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I’ve had my hands on Ghost Recon: Wildlands for a few days now and I haven’t completed it, but here are my first impressions. A general summary of my thoughts would be that Ghost Recon: Wildlands is the same game Ubisoft has been making for the past decade, but with worse writing. When I saw the initial trailers for the game I thought this may have been the case but the beta received some positive buzz and some of the gameplay footage I saw made it look like it may have been more than that so I jumped in with an open mind. Unfortunately, the first ten minutes of the game made very clear that my initial observations were accurate. The opening cutscene prominently features the worst written and performed character in a game full of terrible writing and performances, Karen Bowman. With such mind-numbing lines as “Is it difficult being someone that doesn’t officially exist?” she gives you the rundown on your mission of taking down a Bolivian drug cartel from the shadows.

The gameplay consists of the same thing you’ve done in half a dozen other Ubisoft open world games. Follow a line on a minimap to some mission. Get out and perform one of three tasks that are endlessly recycled. Rinse. Repeat for fifty hours or more. You can drive around and collect weapons, attachments, and medals which give you passive ability upgrades. You can also gather supplies for the rebels which you will have to have to level up your skills, which give you other passive bonuses.

C6ae1NYUsAE7DWs Tom Clancy's Ghost Recon: Wildlands First Impressions - A Far Cry

The main gameplay is essentially the stealth gameplay of Far Cry 4 but with a little bit of expansion. The main addition is that you have a drone now that you can use to fly around and mark enemies. The sync shot from Ghost Recon: Future Soldier also makes a return. This time around, it doesn’t seem as though your AI partners actually position themselves to make the shot however so it’s mostly just a “kill X number of enemies for free” button. Your AI comrades will also spot enemies for you and it seems like that’s based on some kind of dice roll too because they will frequently spot enemies that are almost certainly out of their line of sight.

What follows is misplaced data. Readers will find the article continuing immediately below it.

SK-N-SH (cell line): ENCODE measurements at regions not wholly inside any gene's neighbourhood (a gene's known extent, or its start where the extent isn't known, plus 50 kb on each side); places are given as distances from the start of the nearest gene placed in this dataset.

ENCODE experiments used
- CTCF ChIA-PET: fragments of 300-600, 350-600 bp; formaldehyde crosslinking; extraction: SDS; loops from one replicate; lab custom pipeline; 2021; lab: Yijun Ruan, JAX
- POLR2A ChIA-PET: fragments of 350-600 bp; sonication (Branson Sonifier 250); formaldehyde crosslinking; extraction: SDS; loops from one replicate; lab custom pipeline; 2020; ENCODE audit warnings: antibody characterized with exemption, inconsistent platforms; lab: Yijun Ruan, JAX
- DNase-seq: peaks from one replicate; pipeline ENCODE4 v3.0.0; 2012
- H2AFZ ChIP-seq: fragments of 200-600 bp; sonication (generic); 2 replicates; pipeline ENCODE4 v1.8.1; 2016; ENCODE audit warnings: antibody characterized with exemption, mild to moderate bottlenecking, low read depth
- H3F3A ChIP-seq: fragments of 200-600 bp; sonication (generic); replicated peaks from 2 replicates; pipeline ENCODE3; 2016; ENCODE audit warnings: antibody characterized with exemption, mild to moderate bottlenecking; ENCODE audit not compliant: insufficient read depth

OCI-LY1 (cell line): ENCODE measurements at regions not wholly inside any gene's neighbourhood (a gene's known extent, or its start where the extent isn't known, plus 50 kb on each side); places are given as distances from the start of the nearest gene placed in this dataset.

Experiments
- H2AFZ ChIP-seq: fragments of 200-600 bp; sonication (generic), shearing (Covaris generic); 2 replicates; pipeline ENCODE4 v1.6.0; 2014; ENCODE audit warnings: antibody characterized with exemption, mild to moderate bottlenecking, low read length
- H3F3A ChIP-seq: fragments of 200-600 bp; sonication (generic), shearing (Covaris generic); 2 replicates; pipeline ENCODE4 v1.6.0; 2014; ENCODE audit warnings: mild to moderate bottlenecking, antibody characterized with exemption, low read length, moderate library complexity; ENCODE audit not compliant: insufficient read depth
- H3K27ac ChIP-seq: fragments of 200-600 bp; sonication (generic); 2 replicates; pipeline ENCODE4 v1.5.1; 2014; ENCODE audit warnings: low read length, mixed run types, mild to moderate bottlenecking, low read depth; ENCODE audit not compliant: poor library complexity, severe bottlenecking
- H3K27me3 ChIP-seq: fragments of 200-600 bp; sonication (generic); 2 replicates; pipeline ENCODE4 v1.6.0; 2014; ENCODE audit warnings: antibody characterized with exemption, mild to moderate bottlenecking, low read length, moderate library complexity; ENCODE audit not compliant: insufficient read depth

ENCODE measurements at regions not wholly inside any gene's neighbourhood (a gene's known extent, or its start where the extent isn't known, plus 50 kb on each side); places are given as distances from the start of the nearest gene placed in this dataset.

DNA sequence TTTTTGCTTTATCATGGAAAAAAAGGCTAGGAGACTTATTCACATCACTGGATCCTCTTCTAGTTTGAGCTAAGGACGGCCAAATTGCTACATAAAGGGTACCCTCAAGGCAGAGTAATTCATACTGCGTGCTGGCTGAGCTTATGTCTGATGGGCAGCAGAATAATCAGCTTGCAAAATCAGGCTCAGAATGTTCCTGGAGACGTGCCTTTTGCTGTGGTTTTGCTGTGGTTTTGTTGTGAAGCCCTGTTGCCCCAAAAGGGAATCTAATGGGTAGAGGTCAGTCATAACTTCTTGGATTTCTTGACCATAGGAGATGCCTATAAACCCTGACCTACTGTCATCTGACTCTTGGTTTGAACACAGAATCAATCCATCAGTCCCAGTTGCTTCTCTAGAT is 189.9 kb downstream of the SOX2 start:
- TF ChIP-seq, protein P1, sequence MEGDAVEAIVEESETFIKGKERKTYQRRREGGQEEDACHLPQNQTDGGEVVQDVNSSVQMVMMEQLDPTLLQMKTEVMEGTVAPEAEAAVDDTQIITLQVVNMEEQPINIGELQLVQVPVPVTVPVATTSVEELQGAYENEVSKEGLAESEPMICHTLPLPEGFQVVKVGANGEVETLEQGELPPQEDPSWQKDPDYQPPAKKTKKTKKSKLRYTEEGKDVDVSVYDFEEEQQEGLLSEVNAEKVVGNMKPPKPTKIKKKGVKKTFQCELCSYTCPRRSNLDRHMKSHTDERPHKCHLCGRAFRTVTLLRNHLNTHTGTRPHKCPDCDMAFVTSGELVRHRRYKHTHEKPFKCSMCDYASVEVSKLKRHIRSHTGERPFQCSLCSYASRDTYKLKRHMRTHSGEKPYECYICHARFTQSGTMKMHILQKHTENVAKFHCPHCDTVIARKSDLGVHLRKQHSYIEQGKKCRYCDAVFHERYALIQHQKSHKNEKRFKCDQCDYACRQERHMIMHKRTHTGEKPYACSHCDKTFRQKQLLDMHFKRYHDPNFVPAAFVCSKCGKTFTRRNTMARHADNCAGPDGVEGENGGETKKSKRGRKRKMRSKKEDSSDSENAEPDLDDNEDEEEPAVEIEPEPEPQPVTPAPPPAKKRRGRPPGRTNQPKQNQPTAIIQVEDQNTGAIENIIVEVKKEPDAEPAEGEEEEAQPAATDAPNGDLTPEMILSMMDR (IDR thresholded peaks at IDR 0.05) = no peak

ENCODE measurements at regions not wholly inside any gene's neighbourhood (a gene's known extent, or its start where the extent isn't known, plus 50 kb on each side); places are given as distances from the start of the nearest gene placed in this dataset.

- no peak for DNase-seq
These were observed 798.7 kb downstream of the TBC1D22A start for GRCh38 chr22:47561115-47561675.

Another new feature is that you can switch between third-person and first-person aiming by simply clicking the right stick which is a welcome feature that adds some much-needed variety. I found it convenient to be able to go into first-person to line up some long-range shots that I needed to be able to make stealthily and then switch back to third-person for more close quarters combat. On other positives the bullet impacts are great. Every object has a realistic impact look and sound and bullets slamming into concrete and metal is really satisfying. The sound design related to suppressors is good too. The larger caliber the rifle the louder it will be and enemies who are close will notice the sound of a large caliber suppressed sniper rifle firing. These aren’t Hollywood suppressors that can be fired two feet away from someone and are whisper quiet, and I thought that was cool.

There are some problems with the focus on stealth, as it’s too easy to just shoot your way out of just about any situation and too difficult to lose enemies once you’ve been spotted. Even playing on the “Advanced” difficulty, I was able to brute force my way through most missions after my cover had been blown. Once you are spotted every enemy within what seems like a 600-meter radius knows exactly where you are and will make a beeline for your position. It’s nearly impossible to relocate and hide when somewhere around twenty guys are running right for your position, so it’s probably better to just stay put and gun them down. For me, this meant most missions boiled down to me sneaking around until I got spotted for the first time and then just mowing down all the enemies in the area and completing the mission in peace. It makes the stealth gameplay that much more boring and repetitive in a game that’s already wrapped up in the most boring and repetitive open-world formula around.

I have yet to complete the game, but my ultimate conclusion as of now is this: Ghost Recon: Wildlands is a bad version of a game you’ve already played half a dozen times.

Ghost Recon: Wildlands is being reviewed on PlayStation 4 with a code provided by the publisher.


Reagan Cox

Staff Writer

Reagan Cox is a writer living in Kansas. If you can’t find him playing games or in the woods then he’s probably listening to records like the dirty hipster he is.


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